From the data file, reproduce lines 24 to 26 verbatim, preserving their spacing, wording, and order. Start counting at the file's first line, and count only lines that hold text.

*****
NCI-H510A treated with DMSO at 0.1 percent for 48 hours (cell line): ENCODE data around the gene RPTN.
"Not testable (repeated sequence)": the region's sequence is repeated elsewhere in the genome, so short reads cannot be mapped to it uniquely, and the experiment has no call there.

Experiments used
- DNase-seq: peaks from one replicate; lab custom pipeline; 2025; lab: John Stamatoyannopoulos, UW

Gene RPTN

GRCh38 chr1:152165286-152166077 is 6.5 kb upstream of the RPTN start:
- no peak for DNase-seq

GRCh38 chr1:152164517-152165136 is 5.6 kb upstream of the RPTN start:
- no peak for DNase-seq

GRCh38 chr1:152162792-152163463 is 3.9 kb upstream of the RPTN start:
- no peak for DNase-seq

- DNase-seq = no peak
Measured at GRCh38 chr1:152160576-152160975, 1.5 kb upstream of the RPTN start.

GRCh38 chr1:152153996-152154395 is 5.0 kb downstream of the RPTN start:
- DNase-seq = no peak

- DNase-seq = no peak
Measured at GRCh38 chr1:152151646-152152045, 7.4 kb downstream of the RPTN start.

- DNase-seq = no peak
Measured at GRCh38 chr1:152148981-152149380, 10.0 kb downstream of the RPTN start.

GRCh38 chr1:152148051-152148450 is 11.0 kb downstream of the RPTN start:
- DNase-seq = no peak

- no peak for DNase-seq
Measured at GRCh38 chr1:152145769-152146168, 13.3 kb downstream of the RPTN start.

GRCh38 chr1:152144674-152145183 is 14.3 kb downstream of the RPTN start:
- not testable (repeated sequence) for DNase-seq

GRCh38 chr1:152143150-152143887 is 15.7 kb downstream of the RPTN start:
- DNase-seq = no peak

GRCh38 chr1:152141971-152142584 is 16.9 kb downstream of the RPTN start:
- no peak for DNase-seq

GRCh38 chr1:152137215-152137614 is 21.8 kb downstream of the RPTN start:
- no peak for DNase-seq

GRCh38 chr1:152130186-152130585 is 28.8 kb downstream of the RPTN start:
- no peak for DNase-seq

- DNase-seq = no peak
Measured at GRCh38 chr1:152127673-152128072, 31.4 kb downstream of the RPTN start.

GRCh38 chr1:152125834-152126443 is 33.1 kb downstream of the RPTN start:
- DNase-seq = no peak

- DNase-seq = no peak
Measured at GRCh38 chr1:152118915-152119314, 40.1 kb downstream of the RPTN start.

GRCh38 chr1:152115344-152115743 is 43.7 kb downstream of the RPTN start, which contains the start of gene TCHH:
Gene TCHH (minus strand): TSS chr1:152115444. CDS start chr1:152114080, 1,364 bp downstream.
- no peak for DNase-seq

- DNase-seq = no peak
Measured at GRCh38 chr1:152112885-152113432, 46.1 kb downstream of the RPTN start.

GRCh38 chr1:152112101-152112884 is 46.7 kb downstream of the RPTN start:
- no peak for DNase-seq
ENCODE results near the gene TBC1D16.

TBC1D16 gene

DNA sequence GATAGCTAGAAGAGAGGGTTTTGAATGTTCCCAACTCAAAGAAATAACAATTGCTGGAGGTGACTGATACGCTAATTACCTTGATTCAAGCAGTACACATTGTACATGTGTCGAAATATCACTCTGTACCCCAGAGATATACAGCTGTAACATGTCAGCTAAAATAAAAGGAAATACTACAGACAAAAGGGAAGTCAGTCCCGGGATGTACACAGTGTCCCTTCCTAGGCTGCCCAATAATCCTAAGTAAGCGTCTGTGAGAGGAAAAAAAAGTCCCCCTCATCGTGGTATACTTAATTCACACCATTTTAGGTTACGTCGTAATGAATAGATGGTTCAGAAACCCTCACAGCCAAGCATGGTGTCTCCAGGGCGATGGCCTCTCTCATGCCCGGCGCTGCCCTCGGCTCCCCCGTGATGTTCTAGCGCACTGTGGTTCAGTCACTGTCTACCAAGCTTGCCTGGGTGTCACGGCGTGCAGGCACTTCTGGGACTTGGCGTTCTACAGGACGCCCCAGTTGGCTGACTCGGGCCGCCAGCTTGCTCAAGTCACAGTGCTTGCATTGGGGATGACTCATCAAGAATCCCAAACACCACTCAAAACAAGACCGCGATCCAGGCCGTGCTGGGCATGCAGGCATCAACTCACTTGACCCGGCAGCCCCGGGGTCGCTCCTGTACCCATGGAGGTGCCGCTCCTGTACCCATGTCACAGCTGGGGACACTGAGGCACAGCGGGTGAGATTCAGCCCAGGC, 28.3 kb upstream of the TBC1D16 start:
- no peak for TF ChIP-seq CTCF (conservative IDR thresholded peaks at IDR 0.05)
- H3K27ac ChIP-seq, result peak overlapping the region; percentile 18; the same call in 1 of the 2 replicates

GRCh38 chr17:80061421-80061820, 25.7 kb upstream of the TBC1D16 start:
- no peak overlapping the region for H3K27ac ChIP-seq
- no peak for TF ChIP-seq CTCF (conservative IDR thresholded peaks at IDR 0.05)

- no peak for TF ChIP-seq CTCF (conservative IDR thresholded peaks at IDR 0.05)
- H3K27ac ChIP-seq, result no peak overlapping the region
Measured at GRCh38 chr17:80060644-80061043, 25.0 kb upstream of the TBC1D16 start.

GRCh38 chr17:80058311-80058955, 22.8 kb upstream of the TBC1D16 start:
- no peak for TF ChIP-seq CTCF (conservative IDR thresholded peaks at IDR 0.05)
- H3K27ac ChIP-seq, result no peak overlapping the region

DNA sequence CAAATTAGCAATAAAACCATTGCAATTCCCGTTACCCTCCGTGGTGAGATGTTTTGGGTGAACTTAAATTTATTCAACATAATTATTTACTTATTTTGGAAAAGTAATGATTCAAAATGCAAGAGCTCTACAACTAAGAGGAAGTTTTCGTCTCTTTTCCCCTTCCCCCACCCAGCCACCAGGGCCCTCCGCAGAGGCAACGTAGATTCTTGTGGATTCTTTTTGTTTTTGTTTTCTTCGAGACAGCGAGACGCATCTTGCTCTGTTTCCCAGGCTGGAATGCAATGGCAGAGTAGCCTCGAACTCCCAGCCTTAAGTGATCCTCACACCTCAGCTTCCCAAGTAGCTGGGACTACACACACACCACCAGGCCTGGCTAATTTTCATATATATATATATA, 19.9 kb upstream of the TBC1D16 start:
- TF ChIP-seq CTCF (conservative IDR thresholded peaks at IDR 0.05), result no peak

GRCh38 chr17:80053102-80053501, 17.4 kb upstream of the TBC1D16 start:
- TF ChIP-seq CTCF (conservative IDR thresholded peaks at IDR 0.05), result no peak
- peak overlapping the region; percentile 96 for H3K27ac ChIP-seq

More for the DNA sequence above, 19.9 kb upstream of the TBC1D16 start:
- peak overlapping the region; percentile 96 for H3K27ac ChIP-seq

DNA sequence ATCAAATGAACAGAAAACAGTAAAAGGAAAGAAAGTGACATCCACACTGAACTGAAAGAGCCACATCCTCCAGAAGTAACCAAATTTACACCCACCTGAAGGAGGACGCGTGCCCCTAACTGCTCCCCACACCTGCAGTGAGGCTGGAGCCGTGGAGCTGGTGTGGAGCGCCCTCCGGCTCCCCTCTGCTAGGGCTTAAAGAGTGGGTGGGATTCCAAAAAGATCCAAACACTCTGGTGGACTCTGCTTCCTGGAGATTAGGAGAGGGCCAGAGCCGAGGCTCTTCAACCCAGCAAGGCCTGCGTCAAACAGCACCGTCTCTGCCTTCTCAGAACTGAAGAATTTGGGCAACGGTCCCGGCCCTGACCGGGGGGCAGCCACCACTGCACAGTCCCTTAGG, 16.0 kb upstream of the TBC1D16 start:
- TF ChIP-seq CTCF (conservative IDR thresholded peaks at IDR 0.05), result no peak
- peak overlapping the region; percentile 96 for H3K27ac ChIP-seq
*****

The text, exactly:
GRCh38 chr1:152144674-152145183 is 14.3 kb downstream of the RPTN start:
- not testable (repeated sequence) for DNase-seq

GRCh38 chr1:152143150-152143887 is 15.7 kb downstream of the RPTN start: